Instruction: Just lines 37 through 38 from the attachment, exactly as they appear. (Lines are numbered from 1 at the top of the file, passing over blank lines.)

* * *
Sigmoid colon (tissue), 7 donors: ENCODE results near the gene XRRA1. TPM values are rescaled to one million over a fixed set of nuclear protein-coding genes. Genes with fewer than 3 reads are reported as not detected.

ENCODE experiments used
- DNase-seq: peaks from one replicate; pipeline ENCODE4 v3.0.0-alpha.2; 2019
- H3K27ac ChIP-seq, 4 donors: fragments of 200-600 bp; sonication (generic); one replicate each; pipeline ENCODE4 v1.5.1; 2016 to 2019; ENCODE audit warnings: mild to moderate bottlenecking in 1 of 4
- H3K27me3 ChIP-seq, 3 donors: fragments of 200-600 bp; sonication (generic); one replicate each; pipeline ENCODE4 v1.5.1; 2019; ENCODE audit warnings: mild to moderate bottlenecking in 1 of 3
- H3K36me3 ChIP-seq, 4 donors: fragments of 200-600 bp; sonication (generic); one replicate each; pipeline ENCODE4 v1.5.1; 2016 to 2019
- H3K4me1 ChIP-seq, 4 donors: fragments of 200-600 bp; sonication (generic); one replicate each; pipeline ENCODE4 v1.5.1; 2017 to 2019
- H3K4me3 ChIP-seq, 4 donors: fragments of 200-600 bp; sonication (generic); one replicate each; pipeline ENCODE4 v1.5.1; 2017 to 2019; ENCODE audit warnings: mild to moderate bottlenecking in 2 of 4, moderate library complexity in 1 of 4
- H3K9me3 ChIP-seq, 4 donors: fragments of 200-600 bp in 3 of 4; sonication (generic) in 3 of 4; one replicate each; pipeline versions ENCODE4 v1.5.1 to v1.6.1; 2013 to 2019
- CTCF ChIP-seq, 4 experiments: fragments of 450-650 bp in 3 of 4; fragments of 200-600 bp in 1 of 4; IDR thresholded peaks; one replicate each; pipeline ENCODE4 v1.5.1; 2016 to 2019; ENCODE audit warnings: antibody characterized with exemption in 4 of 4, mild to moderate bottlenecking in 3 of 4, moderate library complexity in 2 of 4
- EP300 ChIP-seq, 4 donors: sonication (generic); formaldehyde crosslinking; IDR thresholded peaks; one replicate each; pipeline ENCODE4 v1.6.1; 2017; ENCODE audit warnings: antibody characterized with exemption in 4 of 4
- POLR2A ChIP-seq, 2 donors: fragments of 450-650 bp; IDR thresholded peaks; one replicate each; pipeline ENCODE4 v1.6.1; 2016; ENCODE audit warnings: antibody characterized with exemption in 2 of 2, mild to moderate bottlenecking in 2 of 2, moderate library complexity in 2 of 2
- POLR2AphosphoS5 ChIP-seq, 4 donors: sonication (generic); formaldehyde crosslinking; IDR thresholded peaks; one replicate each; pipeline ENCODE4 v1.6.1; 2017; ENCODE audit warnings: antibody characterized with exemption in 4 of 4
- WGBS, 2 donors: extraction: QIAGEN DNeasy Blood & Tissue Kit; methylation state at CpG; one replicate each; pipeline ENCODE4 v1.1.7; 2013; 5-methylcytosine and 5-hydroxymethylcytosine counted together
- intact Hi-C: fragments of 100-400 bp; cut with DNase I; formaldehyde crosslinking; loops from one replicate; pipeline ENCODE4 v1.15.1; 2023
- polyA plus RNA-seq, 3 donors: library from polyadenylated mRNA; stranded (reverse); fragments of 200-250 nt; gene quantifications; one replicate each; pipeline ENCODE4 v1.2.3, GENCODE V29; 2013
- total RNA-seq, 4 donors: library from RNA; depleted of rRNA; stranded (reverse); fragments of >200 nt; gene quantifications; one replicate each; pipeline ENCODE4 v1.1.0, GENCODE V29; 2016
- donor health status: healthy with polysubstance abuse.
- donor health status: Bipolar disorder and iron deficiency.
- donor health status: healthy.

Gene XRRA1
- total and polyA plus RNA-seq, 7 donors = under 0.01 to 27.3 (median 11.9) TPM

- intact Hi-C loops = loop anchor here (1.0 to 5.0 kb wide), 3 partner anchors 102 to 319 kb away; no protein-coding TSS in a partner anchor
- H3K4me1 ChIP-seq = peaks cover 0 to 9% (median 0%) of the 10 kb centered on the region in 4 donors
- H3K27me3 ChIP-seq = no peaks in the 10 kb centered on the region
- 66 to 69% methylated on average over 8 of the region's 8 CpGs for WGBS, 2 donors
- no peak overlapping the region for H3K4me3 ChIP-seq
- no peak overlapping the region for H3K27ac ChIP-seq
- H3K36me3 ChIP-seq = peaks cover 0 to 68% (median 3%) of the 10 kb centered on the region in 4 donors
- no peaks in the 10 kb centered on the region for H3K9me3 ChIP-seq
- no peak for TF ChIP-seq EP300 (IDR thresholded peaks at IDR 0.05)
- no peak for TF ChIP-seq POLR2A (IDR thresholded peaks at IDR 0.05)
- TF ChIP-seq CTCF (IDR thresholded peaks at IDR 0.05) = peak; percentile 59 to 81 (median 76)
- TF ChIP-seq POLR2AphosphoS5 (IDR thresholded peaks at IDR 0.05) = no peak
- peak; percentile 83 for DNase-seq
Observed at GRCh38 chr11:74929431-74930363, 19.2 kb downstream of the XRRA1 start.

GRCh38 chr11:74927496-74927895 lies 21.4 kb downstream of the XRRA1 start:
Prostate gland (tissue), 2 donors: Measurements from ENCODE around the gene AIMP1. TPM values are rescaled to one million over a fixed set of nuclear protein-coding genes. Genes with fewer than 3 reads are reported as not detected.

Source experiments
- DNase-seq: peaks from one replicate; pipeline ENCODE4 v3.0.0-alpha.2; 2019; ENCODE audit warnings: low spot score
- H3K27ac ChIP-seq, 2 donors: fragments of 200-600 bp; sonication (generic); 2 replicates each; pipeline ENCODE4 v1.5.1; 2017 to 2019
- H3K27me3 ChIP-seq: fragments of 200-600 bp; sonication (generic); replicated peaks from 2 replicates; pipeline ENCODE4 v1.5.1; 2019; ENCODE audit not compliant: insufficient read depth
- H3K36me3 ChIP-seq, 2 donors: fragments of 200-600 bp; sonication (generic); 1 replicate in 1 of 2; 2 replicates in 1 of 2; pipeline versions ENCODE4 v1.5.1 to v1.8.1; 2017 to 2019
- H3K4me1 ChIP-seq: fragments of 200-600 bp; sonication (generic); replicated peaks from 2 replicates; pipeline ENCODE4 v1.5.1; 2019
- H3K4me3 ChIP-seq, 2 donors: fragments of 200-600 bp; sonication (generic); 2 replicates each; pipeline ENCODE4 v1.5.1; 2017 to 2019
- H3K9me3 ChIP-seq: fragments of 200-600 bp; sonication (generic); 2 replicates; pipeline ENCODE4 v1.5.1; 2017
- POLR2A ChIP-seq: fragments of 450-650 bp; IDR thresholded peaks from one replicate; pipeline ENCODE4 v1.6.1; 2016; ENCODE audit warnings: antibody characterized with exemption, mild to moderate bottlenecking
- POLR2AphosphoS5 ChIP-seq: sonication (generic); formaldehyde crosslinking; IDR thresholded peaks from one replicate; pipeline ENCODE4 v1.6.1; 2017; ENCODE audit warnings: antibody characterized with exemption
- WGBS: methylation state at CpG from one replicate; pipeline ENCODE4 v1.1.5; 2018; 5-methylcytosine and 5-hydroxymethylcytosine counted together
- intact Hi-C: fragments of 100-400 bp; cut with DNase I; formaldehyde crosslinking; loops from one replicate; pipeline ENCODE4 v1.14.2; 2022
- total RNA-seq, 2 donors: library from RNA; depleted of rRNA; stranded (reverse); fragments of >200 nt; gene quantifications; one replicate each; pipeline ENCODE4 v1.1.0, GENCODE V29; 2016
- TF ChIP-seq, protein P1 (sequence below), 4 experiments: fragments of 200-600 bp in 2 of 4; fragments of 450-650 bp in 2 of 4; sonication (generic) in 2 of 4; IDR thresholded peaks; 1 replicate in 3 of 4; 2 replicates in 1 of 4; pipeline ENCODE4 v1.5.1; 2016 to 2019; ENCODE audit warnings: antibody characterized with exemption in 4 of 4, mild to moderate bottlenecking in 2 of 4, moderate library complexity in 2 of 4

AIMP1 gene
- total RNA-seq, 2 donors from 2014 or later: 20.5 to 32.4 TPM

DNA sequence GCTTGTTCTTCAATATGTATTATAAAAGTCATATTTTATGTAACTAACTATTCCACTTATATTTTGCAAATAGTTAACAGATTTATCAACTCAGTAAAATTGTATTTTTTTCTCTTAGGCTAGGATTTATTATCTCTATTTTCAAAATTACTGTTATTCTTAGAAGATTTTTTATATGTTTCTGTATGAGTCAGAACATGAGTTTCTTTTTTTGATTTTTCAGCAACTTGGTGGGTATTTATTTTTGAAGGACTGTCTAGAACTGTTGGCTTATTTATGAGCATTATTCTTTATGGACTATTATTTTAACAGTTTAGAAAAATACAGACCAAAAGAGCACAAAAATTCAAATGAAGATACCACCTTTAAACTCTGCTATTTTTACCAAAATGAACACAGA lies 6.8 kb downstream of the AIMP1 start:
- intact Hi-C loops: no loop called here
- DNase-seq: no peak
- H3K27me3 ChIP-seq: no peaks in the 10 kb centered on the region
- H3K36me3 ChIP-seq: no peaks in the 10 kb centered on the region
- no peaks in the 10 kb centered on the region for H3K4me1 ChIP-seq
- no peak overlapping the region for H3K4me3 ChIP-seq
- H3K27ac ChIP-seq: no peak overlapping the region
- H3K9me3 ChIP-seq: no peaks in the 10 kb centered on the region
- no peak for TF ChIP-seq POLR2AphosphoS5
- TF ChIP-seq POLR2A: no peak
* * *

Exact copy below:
GRCh38 chr11:74927496-74927895 lies 21.4 kb downstream of the XRRA1 start:
Prostate gland (tissue), 2 donors: Measurements from ENCODE around the gene AIMP1. TPM values are rescaled to one million over a fixed set of nuclear protein-coding genes. Genes with fewer than 3 reads are reported as not detected.